Start to monitor for spider mites when mites are first seen in the lower center tree canopy.
  • Manage if needed according to the Pest Management Guidelines.
Monitor for vertebrates and manage as necessary.
Other pests you may see:
Insects:
  • Brown mite
  • European red mite
  • Forest tent caterpillar
  • Fruittree leafroller (possible nut drop)
  • Leaffooted plant bug (possible nut drop)
  • Obliquebanded leafroller
Diseases:
  • Armillaria root rot (oak root fungus)
  • Bacterial canker
  • Phytophthora root and crown rot
  • Wood-decay fungi (fruiting bodies)
Manage orchard floor vegetation:
  • Mow ground cover before bloom for frost protection and to remove competing bloom.

Fruit development (late April to start of shaking)

Why is this crop stage important in an IPM program?

Mitigate pesticide effects on air and water quality..

What should you be doing at this time?
Monitor shoot strikes for peach twig borer and Oriental fruit moth; examine strikes to properly identify species.
  • Manage if needed according to the Pest Management Guidelines.
Monitor San Jose scale:
Monitor navel orangeworm egg, and pheromone, traps:
  • Keep records (PDF).
  • Manage if needed according to the Pest Management Guidelines.
Monitor ant mounds (once during April or May)
  • Keep records (PDF).
  • Manage if needed according to the Pest Management Guidelines.
  • Monitor spider mites weekly:
    • Keep records (PDF).
    • Manage if needed according to the Pest Management Guidelines.
    Take leaf samples in April or July to make sure that nitrogen levels do not favor hull rot.
    Monitor for and manage if needed according to the Pest Management Guidelines:
    Assess weeds in late spring:
    • Identify uncontrolled weeds to plan future management strategies.
    • Keep records (PDF) of monitoring.
    • Continue to maintain ground cover to facilitate cultural practices and pest management.
    Other pests you may see:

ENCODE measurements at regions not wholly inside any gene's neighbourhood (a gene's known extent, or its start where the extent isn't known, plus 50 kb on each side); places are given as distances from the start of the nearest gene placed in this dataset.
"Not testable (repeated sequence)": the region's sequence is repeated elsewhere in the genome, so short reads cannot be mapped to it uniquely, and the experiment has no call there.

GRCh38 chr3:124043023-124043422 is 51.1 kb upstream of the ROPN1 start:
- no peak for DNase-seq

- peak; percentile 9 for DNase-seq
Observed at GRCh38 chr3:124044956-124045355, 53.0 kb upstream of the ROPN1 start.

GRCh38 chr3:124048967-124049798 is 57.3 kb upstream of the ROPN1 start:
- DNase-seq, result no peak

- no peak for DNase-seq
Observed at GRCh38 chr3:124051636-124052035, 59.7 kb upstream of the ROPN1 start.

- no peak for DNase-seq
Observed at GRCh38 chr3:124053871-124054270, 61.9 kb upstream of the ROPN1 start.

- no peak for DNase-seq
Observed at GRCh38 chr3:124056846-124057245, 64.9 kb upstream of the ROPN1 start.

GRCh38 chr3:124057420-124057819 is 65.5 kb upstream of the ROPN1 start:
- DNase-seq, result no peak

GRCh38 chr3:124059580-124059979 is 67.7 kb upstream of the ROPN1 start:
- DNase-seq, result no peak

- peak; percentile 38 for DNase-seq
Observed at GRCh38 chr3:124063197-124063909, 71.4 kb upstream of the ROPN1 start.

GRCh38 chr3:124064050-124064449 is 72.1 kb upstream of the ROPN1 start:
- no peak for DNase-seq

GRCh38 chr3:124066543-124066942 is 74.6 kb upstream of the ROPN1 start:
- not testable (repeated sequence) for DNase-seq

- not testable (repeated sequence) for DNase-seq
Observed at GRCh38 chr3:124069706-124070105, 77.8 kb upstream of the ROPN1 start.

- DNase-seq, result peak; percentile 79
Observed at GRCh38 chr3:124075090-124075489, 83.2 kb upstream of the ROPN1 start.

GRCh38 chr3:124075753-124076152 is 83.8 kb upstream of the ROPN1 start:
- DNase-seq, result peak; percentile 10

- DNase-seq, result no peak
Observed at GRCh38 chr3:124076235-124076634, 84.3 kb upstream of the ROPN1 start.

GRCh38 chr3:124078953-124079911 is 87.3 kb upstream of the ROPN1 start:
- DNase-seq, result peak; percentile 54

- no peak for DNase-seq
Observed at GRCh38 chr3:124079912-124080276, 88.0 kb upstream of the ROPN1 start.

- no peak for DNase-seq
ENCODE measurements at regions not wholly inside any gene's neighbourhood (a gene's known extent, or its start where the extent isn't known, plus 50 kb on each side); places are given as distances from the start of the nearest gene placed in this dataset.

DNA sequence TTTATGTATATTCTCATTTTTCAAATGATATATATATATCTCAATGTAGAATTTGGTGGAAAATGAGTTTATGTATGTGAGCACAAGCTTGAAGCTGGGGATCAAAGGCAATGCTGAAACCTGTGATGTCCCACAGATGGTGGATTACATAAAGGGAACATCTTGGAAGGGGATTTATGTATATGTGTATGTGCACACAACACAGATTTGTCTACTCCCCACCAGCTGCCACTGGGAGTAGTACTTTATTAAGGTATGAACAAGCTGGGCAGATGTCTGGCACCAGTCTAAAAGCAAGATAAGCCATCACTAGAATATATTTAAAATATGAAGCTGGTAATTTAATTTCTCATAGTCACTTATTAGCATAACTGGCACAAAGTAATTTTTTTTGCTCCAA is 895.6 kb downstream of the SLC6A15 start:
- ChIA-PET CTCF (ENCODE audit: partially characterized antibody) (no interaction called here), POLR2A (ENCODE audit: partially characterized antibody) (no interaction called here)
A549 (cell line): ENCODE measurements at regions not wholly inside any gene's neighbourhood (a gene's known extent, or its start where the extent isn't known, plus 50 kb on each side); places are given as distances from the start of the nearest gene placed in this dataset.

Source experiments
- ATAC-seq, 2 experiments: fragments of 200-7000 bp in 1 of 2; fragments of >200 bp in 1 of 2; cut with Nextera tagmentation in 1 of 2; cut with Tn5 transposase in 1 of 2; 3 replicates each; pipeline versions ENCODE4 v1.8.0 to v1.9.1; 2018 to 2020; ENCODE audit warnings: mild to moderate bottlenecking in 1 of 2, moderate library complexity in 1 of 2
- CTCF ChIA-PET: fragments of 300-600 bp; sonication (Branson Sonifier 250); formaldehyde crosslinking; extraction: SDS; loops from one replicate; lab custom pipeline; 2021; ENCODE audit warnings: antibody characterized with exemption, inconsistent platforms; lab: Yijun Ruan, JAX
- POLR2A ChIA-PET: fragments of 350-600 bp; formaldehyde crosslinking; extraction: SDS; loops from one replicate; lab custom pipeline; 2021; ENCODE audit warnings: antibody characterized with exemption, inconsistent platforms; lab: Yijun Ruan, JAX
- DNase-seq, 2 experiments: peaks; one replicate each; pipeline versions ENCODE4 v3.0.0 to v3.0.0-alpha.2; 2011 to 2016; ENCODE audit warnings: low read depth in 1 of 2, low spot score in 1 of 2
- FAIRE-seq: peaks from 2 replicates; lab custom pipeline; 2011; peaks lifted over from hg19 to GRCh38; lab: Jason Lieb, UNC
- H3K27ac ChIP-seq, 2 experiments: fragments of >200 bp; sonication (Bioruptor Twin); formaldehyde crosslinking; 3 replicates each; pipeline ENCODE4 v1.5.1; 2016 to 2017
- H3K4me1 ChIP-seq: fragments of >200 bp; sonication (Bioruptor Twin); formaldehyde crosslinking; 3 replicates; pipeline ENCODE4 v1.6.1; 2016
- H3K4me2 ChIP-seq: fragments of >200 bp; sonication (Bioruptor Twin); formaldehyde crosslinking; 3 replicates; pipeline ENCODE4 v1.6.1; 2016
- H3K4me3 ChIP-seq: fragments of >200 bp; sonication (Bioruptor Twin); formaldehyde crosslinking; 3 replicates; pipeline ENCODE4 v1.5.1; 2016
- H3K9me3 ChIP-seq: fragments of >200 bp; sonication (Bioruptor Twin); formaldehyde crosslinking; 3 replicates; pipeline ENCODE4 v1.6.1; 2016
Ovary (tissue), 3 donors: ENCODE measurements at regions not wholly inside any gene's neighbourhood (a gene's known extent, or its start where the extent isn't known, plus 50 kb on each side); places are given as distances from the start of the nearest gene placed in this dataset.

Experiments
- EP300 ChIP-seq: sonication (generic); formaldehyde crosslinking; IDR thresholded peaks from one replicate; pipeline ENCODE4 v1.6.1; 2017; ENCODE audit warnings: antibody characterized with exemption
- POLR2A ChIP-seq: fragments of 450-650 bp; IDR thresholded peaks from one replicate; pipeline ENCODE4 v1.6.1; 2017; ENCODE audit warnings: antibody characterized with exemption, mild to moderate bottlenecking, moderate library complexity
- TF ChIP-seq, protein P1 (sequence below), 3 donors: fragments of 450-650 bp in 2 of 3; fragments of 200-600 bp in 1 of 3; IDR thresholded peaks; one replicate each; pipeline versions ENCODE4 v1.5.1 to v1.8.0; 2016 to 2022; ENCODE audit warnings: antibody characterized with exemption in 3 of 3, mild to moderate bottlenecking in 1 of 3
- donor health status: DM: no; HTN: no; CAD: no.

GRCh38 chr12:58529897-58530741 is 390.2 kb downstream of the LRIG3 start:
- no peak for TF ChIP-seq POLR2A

Insects: Diseases:
    Identify beginning of hullsplit; regulate irrigation during hullsplit to manage hull rot.

    Harvest

    Why is this crop stage important in an IPM program?

    What should you be doing at this time?
    Harvest early to avoid third-generation navel orangeworm eggs and to minimize hull rot.
    Assess trunk damage to evaluate shaker or harvest operation for bark injury.
    Pick up nuts promptly to avoid ant damage.
    Take harvest sample to determine pest damage.
    • Store sample in freezer until nuts are cracked open for observation.

    Postharvest

    Why is this crop stage important in an IPM program?

    What should you be doing at this time?
    Look for nuts or leaves stuck on trees well after harvest, indicating hull rot or San Jose scale.
    Monitor for rust lesions. Manage according to the Pest Management Guidelines.
    Survey weeds:
    • Record results (PDF).
    • If use of preemergence herbicide in rows is planned, time it properly for the weed spectrum.
    Consider planting a cover crop if resident vegetation is sparse and orchard floor cover is desired.

    Pesticide application checklist

    When planning for possible pesticide applications in an IPM program, consult the Pest Management Guidelines, and review and complete this checklist to consider practices that minimize environmental and efficacy problems.

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    Statewide IPM Program, Agriculture and Natural Resources, University of California